Are expenses liabilities? Expenses and liabilities both represent a cash outflow that is either incurred in the current period as an expense or to be settled on a future date in the case of a liability. Expenses and liabilities represent two distinct components in a company’s financial statements.
In this article, we see what these two items are, whether expenses are liabilities, and their comparison to show the areas in which they differ.
Related: What Type of Account is Cost of Goods Sold?
What are expenses?
An expense connotes a reduction in the value of an asset as it is used in revenue generation. In other words, it is the cost of operations that a company incurs in order to generate revenue, that is, the cost one is required to spend on obtaining something. An expense, therefore, implies the outflow of cash in return for goods or services.
In terms of the accounting equation, expenses bring about a productive decrease in the business owner’s equity. An expense can take the form of depreciation as it is charged over the useful life of a fixed asset. If the expense is meant for an immediately consumed item such as salary, then it is usually charged to expense as incurred. This brings about this popular saying, “it costs money to make money”.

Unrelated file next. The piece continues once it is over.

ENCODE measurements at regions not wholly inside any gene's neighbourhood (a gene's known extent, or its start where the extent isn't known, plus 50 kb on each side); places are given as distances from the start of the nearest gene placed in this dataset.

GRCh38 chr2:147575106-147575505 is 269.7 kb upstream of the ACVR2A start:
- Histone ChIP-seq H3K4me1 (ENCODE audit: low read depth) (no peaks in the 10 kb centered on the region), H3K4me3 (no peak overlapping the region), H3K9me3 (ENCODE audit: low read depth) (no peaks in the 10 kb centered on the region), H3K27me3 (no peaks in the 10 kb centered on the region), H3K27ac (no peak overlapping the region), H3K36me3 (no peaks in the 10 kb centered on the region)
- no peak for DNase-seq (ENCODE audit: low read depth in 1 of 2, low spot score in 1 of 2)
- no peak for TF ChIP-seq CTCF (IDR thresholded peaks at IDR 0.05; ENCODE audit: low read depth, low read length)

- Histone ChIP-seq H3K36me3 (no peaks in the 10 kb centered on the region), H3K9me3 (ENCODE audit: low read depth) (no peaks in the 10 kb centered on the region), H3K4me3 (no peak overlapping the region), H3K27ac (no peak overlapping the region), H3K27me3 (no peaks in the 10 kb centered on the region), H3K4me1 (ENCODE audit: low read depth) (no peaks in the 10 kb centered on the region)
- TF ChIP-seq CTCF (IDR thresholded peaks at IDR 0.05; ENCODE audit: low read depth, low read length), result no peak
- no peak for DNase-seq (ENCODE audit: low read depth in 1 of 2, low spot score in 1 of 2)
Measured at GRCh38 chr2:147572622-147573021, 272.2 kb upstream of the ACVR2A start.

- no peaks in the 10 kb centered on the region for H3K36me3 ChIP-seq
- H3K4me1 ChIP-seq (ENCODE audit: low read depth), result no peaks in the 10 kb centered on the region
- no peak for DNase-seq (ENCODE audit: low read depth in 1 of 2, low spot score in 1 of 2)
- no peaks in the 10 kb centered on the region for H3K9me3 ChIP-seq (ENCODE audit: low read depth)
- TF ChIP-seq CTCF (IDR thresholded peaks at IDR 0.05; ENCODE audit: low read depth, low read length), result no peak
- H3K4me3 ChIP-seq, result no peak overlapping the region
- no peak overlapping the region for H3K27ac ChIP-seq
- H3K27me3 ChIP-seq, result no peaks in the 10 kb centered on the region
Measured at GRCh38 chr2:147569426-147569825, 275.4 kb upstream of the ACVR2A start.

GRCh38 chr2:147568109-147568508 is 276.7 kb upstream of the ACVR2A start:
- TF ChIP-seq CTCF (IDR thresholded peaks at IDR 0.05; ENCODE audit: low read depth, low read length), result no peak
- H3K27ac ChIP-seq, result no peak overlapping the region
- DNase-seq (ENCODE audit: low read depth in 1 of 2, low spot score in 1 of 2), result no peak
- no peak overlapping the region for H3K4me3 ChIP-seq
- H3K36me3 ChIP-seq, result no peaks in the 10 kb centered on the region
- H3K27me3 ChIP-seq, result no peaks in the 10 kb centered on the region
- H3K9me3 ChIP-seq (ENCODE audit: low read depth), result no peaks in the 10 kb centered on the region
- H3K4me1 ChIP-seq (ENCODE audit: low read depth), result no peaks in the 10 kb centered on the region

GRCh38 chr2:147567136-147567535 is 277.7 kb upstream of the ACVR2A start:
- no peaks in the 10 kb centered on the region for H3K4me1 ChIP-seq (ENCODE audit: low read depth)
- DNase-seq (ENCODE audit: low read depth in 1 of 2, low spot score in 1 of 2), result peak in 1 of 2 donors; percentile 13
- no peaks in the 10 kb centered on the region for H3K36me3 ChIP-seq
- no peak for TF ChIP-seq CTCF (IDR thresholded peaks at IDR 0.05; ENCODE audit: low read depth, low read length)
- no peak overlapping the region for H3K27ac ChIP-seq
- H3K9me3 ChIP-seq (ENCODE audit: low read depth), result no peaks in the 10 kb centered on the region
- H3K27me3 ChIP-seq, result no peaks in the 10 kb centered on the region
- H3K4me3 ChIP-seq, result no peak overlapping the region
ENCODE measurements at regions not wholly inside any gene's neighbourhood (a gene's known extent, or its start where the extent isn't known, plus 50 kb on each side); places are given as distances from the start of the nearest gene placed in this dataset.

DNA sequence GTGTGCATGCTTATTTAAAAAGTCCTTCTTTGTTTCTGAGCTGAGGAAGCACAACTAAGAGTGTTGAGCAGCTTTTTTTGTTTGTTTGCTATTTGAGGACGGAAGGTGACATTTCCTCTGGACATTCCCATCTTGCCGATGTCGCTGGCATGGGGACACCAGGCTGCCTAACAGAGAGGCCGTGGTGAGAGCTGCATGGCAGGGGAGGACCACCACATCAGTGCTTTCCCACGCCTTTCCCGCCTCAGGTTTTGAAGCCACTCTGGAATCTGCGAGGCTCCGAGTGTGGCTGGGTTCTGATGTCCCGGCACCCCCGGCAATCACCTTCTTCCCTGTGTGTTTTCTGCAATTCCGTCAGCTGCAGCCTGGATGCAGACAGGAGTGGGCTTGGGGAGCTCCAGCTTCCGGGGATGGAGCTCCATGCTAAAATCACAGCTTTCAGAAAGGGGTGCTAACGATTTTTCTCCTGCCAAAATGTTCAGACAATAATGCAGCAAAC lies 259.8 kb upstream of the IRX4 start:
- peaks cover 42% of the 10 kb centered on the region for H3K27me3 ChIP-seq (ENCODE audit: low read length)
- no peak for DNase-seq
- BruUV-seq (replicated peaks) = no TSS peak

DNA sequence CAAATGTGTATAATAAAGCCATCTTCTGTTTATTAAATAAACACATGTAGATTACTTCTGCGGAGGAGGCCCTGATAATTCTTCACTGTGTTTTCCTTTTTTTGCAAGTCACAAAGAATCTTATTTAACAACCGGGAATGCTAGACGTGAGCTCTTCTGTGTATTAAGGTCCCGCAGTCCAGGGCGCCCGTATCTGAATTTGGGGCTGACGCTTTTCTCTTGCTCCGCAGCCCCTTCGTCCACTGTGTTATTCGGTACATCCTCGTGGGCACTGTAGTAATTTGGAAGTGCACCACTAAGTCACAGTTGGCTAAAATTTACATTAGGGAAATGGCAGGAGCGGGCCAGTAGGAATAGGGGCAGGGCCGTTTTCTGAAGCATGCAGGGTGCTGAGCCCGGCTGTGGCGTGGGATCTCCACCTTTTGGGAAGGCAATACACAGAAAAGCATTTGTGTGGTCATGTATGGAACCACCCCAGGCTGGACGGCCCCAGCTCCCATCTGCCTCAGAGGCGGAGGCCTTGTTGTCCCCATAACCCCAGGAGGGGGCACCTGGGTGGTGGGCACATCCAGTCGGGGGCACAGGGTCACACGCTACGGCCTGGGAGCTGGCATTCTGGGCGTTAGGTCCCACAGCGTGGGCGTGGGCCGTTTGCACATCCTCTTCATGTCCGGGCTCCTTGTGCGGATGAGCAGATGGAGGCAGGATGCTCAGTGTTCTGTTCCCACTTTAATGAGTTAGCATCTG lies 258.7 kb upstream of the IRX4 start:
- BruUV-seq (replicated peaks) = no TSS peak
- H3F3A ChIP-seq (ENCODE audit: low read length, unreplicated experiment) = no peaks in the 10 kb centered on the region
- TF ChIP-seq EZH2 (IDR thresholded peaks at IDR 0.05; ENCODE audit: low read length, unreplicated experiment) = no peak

Common expenses incurred include rent expenses, payments to suppliers, salaries and wages, factory leases, and depreciation. Businesses are allowed to write off tax-deductible expenses on their income tax returns in order to lower their taxable income as well as their tax liability. However, the internal revenue service (IRS) has strict rules on the expenses businesses have permission to claim as a deduction.
One of the primary goals of a company is to maximize profits which is achievable by boosting revenues while keeping expenses in check. Therefore, slashing costs can help companies to make even more money from sales. However, if a company cuts expenses too much, the effect could be detrimental. For example, paying less for advertising reduces costs/expenses but lowers the company’s visibility and ability to reach out to potential customers.